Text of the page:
By Chris Foster 5/26/19
Some things don’t change. Zihuatanejo has not changed much since I was last here 10 years ago. This small town, about 150 miles north of Acapulco on Mexico’s Costa Grande, is a tourist and sportfishing meca closely connected with it’s more upscale cousin, Ixtapa, a few miles to the north.
The town rims a sizable bay with 3 beaches, Playa Madera, Playa Ropa and Las Gadas. We anchored off of Playa Madera near the town center and a municipal pier, which is under renovation.
A small panga harbor can be entered just to the left of the pier (watch for crocodiles!), however cruising yachts are not accommodated and must anchor out in the bay.
Ted flew in around 4 PM. I met him in town to celebrate his arrival with a margarita at one of the numerous watering holes downtown, which consists of a mixed bag of narrow pedestrian streets and others crowded with parked cars and taxis. The narrow walking streets are beautiful, shaded with palm trees and have well maintained cobbles. The driving streets, also narrow, could really use a good power wash.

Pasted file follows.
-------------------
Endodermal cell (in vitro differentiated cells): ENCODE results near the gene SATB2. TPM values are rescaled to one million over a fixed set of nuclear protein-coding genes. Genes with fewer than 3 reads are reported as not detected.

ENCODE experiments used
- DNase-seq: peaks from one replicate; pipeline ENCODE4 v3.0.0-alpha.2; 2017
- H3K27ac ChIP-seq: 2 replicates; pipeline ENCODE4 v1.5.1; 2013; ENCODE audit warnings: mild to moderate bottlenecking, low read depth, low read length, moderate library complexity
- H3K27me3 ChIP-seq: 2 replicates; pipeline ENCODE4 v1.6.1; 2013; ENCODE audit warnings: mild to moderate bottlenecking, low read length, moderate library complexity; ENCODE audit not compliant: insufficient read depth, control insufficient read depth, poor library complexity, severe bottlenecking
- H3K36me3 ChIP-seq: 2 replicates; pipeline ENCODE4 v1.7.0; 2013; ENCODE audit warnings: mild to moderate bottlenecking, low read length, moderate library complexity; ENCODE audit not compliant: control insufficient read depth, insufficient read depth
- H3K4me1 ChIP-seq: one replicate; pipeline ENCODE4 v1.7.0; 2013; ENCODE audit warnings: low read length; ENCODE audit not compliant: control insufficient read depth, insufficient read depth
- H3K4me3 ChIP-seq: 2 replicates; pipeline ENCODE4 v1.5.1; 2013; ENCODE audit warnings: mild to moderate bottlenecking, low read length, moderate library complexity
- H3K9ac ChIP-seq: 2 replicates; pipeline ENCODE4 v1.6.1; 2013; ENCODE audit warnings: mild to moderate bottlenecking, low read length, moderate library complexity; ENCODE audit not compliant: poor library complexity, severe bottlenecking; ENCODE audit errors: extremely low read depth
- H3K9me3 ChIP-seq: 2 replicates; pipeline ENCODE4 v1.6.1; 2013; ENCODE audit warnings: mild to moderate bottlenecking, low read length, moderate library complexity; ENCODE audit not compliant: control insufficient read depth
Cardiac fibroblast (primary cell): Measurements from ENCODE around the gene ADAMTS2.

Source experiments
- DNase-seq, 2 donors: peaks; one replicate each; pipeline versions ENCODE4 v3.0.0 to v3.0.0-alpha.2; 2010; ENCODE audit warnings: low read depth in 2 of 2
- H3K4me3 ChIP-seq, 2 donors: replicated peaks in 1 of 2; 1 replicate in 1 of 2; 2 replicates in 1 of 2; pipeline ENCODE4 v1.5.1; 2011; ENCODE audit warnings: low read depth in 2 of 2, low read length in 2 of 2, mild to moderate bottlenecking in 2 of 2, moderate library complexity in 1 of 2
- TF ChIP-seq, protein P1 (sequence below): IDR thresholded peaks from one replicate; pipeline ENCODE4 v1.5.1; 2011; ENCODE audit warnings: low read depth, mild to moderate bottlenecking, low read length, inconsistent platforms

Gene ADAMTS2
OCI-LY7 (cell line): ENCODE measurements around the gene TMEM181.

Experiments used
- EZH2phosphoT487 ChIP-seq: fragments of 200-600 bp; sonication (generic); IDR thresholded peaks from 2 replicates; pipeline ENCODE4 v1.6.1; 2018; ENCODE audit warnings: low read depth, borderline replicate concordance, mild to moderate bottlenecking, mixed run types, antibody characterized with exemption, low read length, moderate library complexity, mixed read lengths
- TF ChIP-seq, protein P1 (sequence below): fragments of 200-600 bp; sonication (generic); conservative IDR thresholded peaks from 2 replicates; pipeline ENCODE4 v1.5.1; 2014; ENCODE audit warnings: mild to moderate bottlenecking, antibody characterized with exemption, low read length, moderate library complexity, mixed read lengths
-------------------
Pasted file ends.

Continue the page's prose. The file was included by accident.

That night we hung out downtown as the locals celebrated the weekend on the square, which included an outdoor basketball game, live music and even fire dancers. Ted and I may well have been the only americans to be found, which was just fine with us.
On to Ixtapa
No Marina For Us. The storm that had brewing to the south of us dissipated, so we had that going for us. Still, we had hoped to get a slip at Marina Ixtapa, however the 9′ shallow chanel entrance was closed with waves breaking across its entire width. We learned that this is pretty typical in the late Spring and Summer months.
Isla Grande. With no slip within which to reside we dropped the hook off of Isla Grande. The island is beautiful with 3 different white sand beaches, one of which fronts a coral reef. It lays about 500 meters off of Play Linda.
We enjoyed a lunch at one of the palapas on the island beach. Sundays bring plenty of activity.
After lunch, Ted and I headed out for a bike ride into town on the Ciclopista, a dedicated 9 km (each way) asphalt bike trail, which proved to be quite scenic. We enjoyed a drink at a beachside bar.
Ixtapa has its positives and negatives. The beach in town is wide and pretty, although I think that the shore-break might be a bit much for many casual swimmers at this time of year.